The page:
Like most sensible websites, Grantland published its lists of the best in 2014 TV during the third and fourth weeks of December. That close to Christmas and New Year’s, it’s usually safe to glance away from the Zeitgeist. But 2014 brought us a buzzer-beater, a show good enough to reorder a year-end ranking that arrived slightly too late for last year’s lists and slightly too early for 2015’s: Mozart in the Jungle, the latest original from Amazon Prime, which dropped its full first season in a 10-episode, binge-friendly block on December 23.1 Amazon’s odd timing worked out well for those of us who spent the holidays becoming one with a couch, but for travelers, people with tolerable relatives, and top-10-list completists, Mozart in the Jungle is liable to be lost beneath the waves of returning TV. And that would be a bummer, because Mozart does too many things well to miss out on an audience through a quirk of the calendar.
Also known as the day before Amazon Prime delivered most of my gifts.
The new series, which Amazon picked up as part of its second season of pilots,2 follows the fictional leading lights of a stagnant New York Philharmonic: a visionary incoming conductor; his predecessor, whose best days with the baton are behind him; a 26-year-old oboist who’s practiced but not perfect; an overworked chairwoman; and a world-wise cellist with a painkiller problem. If that description made you think about hitting your browser’s “back” button, you might want to consider an exciting career as a network executive. It took years for actor/producer/developer Jason Schwartzman to convince his collaborators that Mozart in the Jungle, which is based on the same-named 2006 memoir by oboist Blair Tindall, would work on TV. Even more time elapsed before the development team (consisting of Schwartzman, Roman Coppola, Paul Weitz, and Alex Timbers, who passed around writer/director/producer roles from episode to episode) found a network with the desire and the money to make it. Finally, the show had to pass its toughest audition of all: getting the green light from viewers, who reacted positively to the pilot. It’s an upset just that Mozart made it this far. Getting a large group of Americans to listen to classical music isn’t the easiest sell; convincing them to watch people play it is an even taller order.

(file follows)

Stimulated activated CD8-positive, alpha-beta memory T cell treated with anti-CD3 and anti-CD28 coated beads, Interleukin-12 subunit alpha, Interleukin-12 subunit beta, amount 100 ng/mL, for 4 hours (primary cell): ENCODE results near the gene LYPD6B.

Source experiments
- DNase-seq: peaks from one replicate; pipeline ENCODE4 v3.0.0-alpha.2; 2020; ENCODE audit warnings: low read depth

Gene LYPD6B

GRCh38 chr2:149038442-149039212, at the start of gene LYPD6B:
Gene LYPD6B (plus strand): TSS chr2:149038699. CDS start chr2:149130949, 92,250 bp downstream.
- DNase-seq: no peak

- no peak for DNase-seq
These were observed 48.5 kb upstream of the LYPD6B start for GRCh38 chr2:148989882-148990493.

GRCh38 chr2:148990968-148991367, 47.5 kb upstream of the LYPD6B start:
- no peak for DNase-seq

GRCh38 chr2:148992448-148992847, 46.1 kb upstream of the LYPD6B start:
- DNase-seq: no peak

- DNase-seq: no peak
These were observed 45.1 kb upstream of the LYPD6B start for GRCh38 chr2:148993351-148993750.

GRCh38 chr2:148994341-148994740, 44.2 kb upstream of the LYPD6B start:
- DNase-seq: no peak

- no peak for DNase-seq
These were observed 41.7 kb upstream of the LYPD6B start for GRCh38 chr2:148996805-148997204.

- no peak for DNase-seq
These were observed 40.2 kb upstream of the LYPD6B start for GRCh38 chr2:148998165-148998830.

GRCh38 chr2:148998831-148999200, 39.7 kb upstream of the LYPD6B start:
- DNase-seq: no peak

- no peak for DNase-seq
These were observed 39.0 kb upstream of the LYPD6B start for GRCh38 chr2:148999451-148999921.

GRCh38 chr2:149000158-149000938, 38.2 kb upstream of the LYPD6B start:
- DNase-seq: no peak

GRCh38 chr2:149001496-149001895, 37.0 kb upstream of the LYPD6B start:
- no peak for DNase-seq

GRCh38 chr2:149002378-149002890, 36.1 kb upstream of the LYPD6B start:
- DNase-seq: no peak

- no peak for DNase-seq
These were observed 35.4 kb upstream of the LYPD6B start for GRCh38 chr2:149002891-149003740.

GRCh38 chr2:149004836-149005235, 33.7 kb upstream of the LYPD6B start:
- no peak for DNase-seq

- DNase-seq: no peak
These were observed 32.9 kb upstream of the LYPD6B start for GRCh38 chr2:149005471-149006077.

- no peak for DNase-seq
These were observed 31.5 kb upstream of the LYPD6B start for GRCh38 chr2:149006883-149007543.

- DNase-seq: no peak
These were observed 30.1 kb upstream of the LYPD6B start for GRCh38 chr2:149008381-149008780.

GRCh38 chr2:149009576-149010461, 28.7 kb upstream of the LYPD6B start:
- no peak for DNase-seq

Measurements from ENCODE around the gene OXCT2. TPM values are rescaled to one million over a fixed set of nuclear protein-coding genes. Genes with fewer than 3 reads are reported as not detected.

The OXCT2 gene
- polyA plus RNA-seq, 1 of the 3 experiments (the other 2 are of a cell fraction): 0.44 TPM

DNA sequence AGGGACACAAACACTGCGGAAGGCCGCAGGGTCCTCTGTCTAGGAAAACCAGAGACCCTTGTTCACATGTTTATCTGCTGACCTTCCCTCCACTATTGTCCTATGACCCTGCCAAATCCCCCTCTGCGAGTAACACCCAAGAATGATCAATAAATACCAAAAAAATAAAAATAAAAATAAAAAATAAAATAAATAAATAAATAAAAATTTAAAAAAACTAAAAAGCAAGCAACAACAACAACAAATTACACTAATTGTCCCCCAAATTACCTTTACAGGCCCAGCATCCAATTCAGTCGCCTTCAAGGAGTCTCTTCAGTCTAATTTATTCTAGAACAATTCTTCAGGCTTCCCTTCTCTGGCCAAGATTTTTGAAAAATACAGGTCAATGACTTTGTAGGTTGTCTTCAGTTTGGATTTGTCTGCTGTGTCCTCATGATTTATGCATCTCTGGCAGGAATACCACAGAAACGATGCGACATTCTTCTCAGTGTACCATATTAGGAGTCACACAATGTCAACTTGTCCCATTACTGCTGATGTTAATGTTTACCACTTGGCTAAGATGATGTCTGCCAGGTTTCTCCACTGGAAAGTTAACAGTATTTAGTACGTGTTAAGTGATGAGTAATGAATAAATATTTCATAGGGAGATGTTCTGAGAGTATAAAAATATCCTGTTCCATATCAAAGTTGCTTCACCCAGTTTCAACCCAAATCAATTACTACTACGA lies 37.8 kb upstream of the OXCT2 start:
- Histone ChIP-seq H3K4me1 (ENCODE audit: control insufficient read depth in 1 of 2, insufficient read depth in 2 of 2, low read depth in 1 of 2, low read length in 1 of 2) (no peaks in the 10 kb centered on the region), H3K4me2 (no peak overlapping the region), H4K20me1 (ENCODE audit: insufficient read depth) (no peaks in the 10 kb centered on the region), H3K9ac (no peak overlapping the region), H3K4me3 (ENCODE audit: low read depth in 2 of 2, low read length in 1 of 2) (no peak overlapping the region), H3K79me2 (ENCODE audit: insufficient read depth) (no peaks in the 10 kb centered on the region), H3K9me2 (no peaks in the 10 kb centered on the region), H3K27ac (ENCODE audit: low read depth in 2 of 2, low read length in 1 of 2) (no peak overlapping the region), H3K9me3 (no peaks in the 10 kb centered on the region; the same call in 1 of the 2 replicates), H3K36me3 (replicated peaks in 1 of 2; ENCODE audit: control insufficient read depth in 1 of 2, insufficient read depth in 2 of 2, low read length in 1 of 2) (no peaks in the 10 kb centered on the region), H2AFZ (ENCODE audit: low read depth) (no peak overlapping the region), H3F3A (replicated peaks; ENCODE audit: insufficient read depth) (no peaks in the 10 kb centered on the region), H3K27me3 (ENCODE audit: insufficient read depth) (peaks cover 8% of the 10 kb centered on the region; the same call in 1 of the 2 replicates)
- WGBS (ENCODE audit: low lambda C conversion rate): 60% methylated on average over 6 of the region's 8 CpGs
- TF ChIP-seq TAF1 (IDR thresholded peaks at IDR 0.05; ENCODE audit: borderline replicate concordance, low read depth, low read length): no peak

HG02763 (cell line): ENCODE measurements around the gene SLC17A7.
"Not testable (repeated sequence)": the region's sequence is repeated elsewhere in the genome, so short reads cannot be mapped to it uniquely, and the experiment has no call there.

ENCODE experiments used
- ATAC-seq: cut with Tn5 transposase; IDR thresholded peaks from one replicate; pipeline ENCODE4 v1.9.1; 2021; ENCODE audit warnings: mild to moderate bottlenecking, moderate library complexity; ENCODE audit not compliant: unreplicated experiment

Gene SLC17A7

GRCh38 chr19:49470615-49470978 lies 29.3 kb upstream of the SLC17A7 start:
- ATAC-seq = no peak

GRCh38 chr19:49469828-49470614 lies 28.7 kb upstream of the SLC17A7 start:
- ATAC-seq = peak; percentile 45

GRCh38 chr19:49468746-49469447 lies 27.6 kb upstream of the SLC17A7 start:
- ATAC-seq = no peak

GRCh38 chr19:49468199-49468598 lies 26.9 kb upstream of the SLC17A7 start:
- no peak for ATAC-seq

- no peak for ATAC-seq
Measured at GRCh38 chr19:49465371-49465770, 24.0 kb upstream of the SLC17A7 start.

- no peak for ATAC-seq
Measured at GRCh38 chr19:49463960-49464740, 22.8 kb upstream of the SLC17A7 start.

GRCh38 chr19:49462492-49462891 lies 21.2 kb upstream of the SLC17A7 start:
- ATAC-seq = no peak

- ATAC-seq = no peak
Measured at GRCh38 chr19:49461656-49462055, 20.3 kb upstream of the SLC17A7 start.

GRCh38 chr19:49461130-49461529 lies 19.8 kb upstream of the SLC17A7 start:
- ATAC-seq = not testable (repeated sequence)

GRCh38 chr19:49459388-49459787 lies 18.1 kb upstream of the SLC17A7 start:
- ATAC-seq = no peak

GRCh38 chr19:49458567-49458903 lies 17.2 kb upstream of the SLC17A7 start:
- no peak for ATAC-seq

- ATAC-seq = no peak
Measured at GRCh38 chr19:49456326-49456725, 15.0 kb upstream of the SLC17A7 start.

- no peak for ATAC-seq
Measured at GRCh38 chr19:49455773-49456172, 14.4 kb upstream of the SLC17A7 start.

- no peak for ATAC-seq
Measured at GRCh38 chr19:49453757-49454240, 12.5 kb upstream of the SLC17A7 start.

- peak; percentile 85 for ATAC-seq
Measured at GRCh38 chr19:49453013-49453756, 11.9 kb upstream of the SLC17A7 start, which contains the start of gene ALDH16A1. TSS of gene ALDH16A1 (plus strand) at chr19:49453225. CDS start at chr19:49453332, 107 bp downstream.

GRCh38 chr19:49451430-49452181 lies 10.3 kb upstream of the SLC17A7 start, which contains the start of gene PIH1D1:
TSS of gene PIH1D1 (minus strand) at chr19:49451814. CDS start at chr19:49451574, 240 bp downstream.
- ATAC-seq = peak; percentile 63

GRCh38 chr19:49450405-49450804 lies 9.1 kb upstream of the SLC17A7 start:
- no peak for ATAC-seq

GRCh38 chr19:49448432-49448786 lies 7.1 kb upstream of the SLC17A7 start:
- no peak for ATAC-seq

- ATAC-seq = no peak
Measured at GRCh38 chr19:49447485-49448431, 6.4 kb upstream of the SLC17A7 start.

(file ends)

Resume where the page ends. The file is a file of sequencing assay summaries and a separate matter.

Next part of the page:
Along with top-10-staple Transparent and the forthcoming Bosch, among others.